This course explores how Paris, between the eighteenth and twentieth centuries, became the political, cultural, and artistic capital of the modern world. It considers how the city has both shaped and been shaped by the tumultuous events of modern history- class conflict, industrialization, imperialism, war, and occupation. It will also explore why Paris became the major world destination for intellectuals, artists and writers. Sources will include films, paintings, architecture, novels, travel journals, and memoirs. Course taught in English with an optional French section.
Terms: Win | Units: 4-5 | Grading: Letter or Credit/No Credit

FRENCH 347: Islam and the Western Imagination (COMPLIT 147S, CSRE 147S, FRENCH 247, HISTORY 230J)

With fear of Islamic terrorism running high and restrictive immigration policies at home, it is more urgent than ever to understand the complex and changing relations between Islam and the West, the West and Islam. Using France's history and culture as a main study case, along with other Western contexts, this course will look at the long history of Europe's interactions with the Muslim world, as well as the presence of Islam and Muslims in the West, from the 7th century to the present day. Uncovering the long and complex relationship between France and Islam, historical, literary and media sources will help us explore early Christian myths about Islam, the period of European coexistence, European colonialism in North Africa and the Middle East, the place of feminism in Western-Muslim relations, (post)colonial immigration and finally, a post-9/11 world order characterized by new forms of Islamophobia. In the context of the course, students will be exposed to primary sources including audiovisual materials, literature, manifestos, and theory. Readings will be in English (and optional readings in French for students who would prefer to read in French).
Terms: Aut | Units: 3-5 | Grading: Letter or Credit/No Credit
Instructors: Marcus, E. (PI)

FRENCH 362: Symbolism in Literature and the Arts (FRENCH 262, ITALIAN 262, ITALIAN 362)

This course will deal with the some of the 19th and 20th century authors and artists associated with Symbolism. We will focus on some key theoretical essays about the symbol, as well as on symbolist poetry, novels, visual arts, cinema, and music. In reading authors such as Coleridge, Blake, Poe, Baudelaire, Rimbaud, Verlaine, Mallarmé, Valéry, Pascoli, Campana, d¿Annunzio, and Savinio, we will explore the nature and uses of the symbol in art.
Terms: Spr | Units: 1-5 | Grading: Letter or Credit/No Credit

FRENCH 366: Food, Text, Music: A Multidisciplinary Lab on the Art of Feasting (FRENCH 166, FRENCH 266, MUSIC 133, MUSIC 333)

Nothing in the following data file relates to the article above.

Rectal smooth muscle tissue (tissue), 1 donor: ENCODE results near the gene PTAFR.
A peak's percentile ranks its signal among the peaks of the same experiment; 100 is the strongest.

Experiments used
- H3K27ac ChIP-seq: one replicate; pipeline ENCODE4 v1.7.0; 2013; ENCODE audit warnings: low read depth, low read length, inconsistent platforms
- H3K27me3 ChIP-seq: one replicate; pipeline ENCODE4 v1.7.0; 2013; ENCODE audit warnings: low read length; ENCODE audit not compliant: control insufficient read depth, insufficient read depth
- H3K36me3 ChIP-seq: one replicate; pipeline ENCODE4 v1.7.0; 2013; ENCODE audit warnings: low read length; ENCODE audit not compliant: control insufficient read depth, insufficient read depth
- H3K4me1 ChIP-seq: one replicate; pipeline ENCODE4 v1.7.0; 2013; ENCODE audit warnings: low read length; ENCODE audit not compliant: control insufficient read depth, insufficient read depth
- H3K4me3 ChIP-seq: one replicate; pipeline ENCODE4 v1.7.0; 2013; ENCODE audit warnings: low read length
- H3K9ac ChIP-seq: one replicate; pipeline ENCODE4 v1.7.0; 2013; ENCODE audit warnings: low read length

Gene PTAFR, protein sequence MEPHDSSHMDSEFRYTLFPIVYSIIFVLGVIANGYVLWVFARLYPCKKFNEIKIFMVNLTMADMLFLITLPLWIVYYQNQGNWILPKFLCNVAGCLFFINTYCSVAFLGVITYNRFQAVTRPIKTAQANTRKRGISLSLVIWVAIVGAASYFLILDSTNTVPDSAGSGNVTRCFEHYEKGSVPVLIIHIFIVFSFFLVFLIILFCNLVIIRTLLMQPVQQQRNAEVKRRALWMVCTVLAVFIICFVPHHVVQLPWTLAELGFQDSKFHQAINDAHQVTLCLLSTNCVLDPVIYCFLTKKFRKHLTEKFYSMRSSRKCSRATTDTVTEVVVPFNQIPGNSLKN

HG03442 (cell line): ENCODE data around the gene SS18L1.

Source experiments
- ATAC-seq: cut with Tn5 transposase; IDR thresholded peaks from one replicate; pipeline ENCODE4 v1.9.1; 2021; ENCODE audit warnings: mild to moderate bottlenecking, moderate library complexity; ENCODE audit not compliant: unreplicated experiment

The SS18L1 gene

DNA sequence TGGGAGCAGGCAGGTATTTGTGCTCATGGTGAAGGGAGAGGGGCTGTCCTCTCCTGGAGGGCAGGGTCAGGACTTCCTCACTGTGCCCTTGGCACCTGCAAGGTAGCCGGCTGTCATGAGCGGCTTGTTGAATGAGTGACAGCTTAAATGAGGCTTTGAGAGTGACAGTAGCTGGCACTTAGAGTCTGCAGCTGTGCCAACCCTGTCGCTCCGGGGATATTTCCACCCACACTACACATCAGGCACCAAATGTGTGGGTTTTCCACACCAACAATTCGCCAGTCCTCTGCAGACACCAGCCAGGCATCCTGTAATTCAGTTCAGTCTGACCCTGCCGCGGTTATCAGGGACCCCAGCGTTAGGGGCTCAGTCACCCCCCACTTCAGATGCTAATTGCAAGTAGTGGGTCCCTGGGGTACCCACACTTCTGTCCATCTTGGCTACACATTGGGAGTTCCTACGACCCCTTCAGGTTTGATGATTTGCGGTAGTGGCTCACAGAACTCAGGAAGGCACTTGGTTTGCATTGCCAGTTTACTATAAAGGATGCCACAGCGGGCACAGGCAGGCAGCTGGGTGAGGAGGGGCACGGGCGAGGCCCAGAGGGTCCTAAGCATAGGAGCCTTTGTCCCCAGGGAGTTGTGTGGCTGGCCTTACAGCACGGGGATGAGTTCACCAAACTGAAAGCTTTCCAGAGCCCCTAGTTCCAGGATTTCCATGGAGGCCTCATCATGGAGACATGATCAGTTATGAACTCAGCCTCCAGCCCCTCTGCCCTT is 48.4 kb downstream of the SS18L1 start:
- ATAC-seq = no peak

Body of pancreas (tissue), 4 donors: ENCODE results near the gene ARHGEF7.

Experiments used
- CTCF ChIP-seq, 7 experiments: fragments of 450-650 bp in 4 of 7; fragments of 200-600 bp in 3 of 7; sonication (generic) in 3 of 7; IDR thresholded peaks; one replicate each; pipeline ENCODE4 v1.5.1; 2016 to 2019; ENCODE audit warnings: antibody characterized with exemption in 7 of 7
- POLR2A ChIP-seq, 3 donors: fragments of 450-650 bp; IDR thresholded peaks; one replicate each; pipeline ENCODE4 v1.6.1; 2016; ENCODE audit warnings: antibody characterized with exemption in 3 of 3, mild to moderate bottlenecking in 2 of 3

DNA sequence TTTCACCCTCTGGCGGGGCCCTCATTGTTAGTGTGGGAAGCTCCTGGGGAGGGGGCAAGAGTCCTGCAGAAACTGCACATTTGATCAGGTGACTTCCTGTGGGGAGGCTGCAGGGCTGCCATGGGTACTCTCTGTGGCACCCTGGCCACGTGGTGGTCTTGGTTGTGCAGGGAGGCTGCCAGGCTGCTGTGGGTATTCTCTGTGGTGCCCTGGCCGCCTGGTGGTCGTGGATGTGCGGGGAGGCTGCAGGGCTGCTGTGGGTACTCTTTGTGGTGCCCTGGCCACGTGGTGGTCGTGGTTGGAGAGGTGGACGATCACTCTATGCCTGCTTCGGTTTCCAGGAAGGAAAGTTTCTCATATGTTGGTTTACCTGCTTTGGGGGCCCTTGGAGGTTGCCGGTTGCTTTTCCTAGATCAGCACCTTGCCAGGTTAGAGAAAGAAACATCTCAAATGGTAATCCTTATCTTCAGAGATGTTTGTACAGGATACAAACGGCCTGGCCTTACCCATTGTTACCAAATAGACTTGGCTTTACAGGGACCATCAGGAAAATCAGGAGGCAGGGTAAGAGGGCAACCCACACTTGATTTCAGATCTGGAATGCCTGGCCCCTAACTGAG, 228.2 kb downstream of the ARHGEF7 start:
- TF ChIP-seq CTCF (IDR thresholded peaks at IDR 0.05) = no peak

Students cook a collection of unfamiliar recipes each week while learning about the cultural milieus in which they originated. The course focuses on the fourteenth and fifteenth centuries, a time of great banquets that brought together chefs, visual artists, poets, musicians, and dancers. Students read late-medieval cookbooks under the guidance of professional chefs, learn songs and poetry with the help of visiting performers, and delve into a burgeoning scholarly literature on food history and sensory experience. We will also study trade routes and food networks, the environmental impact of large-scale banquets, the science of food, and the politics of plenty. This course may count towards the Medieval component of the French major, and corresponds to DLCL 121, a course requirement for the Medieval Studies Minor. Students interested in applying for course must email both professors (mgalvez@stanford.edu, jrodin@stanford.edu) by 30 November with a statement of up to 350 words that includes: (a) reasons for wanting to take the class; (b) relevant background in cooking/medieval studies/etc.; (c) stated commitment to attend all ten course meetings; and (d) any dietary restrictions/preferences.
Terms: Win | Units: 3-5 | Grading: Letter (ABCD/NP)

FRENCH 369: Introduction to the Profession of Literary Studies (COMPLIT 369, DLCL 369, GERMAN 369, ITALIAN 369)

A survey of how literary theory and other methods have been made institutional since the nineteenth century. The readings and conversation are designed for entering Ph.D. students in the national literature departments and comparative literature.
Terms: Aut | Units: 1-2 | Grading: Letter (ABCD/NP)
Instructors: Greene, R. (PI)
Filter Results:
term offered
updating results...
number of units
updating results...
time offered
updating results...
days
updating results...
UG Requirements (GERs)
updating results...
component
updating results...
career
updating results...
© Stanford University | Terms of Use | Copyright Complaints